Spring Training Off Day Resulted In Tragedy In 1993
By Vince Guerrieri
Cleveland fans have their own language for heartbreak.
The Fumble. The Drive. The Shot. Red Right 88.
Little Lake Nellie.
Most of those pithy yet cutting phrases refer to losses on the field, missed opportunities and moments that leave us to wonder what might have been.
But Little Lake Nellie – a natural lake in Clermont, a small city in inland Florida – means something else entirely to every Indians fan, to every baseball fan, hell, to everyone of a certain age in Northeast Ohio who remembers what happened 19 years ago this week.
Spring training for the Indians started on an ominous note in 1993. They were leaving the Cactus League for Homestead, Fla., but the new facility was crushed by Hurricane Andrew the previous August. The Tribe was looking for a home in Florida on the fly. They ended up at Chain of Lakes Park in Winter Haven.
Three weeks after Andrew made landfall in Florida, David Jacobs, who with his brother Dick had bought the Indians in 1986 and by most accounts saved baseball in Cleveland, died at the age of 71. But it wasn’t all gloom and doom. The Indians were named Major League Baseball’s Organization of the Year in 1992 by Baseball America, and had the youngest lineup in the majors, at less than 27 years old. The Tribe had three all-stars in catcher Sandy Alomar, two years removed from being named Rookie of the Year; second baseman Carlos Baerga, who hit .312 with 20 home runs and 105 RBI, and starting pitcher Charlie Nagy, who won 17 games.
The Indians also had Steve Olin, who was shaping up to become a great closer. Olin had 29 saves in 1992, his first year as closer after Doug Jones left Cleveland for Houston. He wasn’t regarded as an overpowering pitcher, but made it to the majors on grit and guts, with an arrow under the bill of his cap pointing the way to home plate.
The atmosphere at Indians spring training was cautious optimism. The Indians were cultivating homegrown talent. Among the free agent acquisitions was Bob Ojeda, an anchor of the 1986 Mets’ starting rotation as they won a World Series; and Tim Crews, who came from the Dodgers and was part of their 1988 World Championship team.
March 22, 1993, was an off day for the Indians. A lot of them spent time with their families. Crews, a native of the area, organized a picnic on Little Lake Nellie. Ojeda came, as did Olin, who was an established member of the team, but wanted the new guys to feel welcome.
That night, they went on Crews’ 18-foot bass boat onto Little Lake Nellie. Crews had been drinking. Darkness settled over the lake, and Crews got too close to shore. He never saw the dock sticking out of the water.
The boat went under the dock around 25 mph, and all three players hit the dock with their heads. Olin died instantly. Crews, later found to be legally drunk at the time of the accident, hung on until the morning. It was the first death of active major leaguers since Thurman Munson was killed in a plane crash in Canton in 1979.
Ojeda survived, and even pitched for the Indians that year, but he was released after the season. He caught on with the Yankees in spring training in the strike year of 1994, but was let go after a lousy spring training.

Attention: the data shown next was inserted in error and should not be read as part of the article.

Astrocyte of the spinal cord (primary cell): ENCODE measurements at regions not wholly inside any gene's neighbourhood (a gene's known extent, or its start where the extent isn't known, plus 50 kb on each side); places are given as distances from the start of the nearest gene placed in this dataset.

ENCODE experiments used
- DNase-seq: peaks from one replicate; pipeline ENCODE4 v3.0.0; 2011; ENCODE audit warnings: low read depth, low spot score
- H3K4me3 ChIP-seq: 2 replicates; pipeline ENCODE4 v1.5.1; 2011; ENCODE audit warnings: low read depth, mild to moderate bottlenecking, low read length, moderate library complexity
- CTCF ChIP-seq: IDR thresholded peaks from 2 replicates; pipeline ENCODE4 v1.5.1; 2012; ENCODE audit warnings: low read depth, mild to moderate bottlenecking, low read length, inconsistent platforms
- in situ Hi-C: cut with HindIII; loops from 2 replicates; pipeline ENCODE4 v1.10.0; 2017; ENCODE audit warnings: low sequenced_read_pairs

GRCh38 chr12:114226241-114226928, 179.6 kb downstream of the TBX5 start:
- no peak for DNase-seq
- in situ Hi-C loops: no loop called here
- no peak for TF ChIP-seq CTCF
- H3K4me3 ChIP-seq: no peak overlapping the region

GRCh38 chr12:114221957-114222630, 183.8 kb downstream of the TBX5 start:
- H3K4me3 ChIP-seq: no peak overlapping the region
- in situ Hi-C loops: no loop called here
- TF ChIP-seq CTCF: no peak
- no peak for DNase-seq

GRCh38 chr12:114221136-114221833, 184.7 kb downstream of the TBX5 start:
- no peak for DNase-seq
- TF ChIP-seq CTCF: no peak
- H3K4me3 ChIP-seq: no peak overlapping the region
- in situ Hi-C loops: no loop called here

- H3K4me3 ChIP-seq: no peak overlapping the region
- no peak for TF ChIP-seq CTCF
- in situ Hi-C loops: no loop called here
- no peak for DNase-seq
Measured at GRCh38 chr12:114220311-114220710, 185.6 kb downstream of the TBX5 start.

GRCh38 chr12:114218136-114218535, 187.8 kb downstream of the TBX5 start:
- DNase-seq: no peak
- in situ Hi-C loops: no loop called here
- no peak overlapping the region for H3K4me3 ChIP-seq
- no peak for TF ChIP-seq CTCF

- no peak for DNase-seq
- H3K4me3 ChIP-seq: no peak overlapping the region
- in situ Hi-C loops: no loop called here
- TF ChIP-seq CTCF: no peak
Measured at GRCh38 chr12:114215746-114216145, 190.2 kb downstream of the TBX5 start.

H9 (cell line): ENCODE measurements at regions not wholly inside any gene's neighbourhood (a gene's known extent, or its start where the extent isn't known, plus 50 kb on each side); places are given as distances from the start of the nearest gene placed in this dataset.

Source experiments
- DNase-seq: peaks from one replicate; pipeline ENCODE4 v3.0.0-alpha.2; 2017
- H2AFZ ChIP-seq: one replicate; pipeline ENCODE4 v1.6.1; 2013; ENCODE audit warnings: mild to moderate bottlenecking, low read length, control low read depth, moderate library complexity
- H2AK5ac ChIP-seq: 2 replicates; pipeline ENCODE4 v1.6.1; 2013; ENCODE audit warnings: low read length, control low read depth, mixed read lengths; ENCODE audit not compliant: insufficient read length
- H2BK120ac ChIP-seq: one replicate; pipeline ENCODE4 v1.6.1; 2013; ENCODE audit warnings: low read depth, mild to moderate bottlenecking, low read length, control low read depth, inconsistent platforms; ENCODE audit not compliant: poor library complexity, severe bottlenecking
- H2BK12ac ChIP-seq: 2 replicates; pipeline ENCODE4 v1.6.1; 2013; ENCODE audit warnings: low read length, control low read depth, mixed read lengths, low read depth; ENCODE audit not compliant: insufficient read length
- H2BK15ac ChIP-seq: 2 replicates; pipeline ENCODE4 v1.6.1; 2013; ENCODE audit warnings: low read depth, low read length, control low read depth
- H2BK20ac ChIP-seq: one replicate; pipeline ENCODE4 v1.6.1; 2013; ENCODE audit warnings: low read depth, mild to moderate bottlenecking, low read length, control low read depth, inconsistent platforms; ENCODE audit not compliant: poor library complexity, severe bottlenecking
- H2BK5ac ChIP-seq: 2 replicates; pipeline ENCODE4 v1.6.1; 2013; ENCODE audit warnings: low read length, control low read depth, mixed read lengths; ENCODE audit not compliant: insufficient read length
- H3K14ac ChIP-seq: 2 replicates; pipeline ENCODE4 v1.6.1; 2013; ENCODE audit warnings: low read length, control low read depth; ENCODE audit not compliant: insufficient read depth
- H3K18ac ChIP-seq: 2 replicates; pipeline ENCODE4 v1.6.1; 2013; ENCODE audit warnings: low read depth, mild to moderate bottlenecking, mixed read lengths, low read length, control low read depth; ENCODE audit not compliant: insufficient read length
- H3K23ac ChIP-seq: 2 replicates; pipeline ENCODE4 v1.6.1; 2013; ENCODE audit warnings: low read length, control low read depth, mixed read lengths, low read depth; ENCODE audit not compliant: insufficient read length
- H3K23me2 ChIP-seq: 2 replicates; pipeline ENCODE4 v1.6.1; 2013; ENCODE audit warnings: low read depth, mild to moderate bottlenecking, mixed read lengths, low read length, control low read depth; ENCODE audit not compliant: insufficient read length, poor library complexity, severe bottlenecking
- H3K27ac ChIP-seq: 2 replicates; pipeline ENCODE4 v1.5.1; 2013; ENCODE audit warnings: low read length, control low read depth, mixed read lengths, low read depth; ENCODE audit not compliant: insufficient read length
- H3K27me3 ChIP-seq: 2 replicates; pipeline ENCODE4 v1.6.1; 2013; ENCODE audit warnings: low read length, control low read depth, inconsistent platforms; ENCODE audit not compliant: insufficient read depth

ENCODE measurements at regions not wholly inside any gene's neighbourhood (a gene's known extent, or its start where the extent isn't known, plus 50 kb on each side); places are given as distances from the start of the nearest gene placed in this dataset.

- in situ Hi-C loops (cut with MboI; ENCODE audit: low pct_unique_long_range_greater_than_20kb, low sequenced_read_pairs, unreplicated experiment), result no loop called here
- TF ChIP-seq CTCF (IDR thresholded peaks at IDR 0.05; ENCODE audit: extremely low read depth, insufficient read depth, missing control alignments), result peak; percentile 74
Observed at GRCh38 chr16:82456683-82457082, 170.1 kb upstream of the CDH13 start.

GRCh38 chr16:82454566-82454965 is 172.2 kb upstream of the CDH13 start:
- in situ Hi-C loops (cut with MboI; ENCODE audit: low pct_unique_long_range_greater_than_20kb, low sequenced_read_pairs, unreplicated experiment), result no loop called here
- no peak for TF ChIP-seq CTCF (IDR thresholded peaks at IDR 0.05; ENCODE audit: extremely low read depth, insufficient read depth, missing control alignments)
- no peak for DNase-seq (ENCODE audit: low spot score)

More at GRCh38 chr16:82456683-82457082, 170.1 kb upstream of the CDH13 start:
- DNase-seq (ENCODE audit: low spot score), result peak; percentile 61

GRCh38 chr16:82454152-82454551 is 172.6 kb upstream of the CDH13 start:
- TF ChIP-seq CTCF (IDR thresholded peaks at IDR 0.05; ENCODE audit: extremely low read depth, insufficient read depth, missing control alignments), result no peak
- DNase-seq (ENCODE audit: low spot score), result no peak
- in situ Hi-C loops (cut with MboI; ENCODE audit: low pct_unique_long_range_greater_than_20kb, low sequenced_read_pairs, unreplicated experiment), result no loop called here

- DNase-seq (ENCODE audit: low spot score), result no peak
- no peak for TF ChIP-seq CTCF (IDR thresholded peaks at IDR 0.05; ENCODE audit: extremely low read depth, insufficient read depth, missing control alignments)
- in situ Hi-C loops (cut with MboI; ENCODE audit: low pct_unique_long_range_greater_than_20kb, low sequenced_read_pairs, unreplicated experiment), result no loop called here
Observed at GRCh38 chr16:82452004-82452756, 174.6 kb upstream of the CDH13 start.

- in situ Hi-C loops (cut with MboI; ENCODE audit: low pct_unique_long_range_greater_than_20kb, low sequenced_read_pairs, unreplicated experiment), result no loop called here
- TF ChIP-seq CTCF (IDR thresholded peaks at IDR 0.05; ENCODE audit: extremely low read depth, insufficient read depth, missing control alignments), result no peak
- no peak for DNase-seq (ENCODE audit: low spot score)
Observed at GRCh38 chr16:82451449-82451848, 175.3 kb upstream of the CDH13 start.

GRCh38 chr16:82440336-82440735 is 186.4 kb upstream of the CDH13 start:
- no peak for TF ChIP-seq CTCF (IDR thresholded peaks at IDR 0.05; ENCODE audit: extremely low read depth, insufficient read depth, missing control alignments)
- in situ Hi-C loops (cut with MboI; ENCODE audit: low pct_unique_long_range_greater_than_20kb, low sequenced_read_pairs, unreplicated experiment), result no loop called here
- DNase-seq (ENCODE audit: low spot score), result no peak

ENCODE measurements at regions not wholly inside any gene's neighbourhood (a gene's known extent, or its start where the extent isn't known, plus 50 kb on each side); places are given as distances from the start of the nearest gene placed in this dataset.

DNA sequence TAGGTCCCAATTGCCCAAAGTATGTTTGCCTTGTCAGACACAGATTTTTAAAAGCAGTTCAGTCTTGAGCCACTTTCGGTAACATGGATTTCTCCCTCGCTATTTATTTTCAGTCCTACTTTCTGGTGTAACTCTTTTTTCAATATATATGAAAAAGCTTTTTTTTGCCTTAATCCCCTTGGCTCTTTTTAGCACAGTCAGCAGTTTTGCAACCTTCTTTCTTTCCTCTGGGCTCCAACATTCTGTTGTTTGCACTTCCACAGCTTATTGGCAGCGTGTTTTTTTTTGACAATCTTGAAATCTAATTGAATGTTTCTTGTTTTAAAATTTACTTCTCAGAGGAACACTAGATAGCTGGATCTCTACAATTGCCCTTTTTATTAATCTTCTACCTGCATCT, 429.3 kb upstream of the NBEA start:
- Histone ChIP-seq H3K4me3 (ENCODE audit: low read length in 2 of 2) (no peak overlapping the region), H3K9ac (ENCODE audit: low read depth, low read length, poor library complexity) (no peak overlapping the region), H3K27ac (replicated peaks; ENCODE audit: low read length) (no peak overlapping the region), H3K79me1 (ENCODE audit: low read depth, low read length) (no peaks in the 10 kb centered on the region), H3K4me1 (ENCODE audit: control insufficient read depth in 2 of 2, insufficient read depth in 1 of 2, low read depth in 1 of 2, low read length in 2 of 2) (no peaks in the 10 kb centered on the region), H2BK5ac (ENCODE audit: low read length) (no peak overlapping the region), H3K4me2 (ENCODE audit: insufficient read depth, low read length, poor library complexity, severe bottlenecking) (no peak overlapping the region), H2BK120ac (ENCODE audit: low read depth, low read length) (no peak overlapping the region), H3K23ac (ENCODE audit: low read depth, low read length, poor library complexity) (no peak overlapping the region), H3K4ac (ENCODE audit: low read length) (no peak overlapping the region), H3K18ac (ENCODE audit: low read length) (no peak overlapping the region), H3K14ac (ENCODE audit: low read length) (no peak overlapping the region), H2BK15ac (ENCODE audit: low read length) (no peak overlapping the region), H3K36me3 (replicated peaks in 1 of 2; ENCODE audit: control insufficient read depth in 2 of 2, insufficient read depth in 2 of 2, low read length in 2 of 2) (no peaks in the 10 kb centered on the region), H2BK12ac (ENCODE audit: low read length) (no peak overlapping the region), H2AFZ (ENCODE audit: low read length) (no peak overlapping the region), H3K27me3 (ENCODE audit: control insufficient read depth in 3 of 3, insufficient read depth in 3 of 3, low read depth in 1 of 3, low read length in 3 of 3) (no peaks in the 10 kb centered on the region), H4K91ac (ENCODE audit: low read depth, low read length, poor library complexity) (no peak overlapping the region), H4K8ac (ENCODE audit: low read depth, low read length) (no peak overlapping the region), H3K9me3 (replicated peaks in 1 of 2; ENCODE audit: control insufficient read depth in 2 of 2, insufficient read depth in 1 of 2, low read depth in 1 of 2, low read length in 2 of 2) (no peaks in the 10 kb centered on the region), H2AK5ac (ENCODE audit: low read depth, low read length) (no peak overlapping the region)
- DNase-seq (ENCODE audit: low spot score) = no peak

The team grieved. A close-knit unit became even closer. They finished the season 76-86, the same record as the year before. The Indians wore two patches, one on each sleeve. One was for the farewell to Municipal Stadium for their new home in the Gateway project, a shimmering new stadium that would be named Jacobs Field. The other was for Tim Crews and Steve Olin.
The following year, the young talent the Indians had brought together started to take form. The Tribe traded for shortstop Omar Vizquel. Dennis Martinez was signed as a free agent. The Indians were leading in what would have been the first year of the wild card when a players’ strike ended the season in August.
In 1995, the Indians won 100 games in a shortened season. No lead was safe against their bruising lineup, and Jose Mesa, who became the team’s closer, set a club record with 46 saves, including a major league record 38 in a row. On Sept. 8, the Indians clinched their first trip to the postseason in 41 years. Orel Hershiser, signed that year as a free agent, got the start – and the win. Hershiser had counted Ojeda and Crews as his teammates with the Dodgers.
It was a moment of unbridled euphoria – tempered with unimaginable sadness. Indians manager Mike Hargrove, who had shepherded his team through the worst loss imaginable two years earlier, and guided them to their first division title ever, made a request for “The Dance” by Garth Brooks as they hoisted the flag in center field.
For a moment all the world was right
How could I have known you’d ever say goodbye
And now I’m glad I didn’t know
The way it all would end the way it all would go
Our lives are better left to chance I could have missed the pain
But I’d have had to miss the dance
For a moment, the world was right in Cleveland. But the song was one of Olin’s favorites, and Hargrove did it as a tribute to him and Crews. The players who remembered that horrible day at Little Lake Nellie wept.
They weren’t tears of joy.
Photo: Associated Press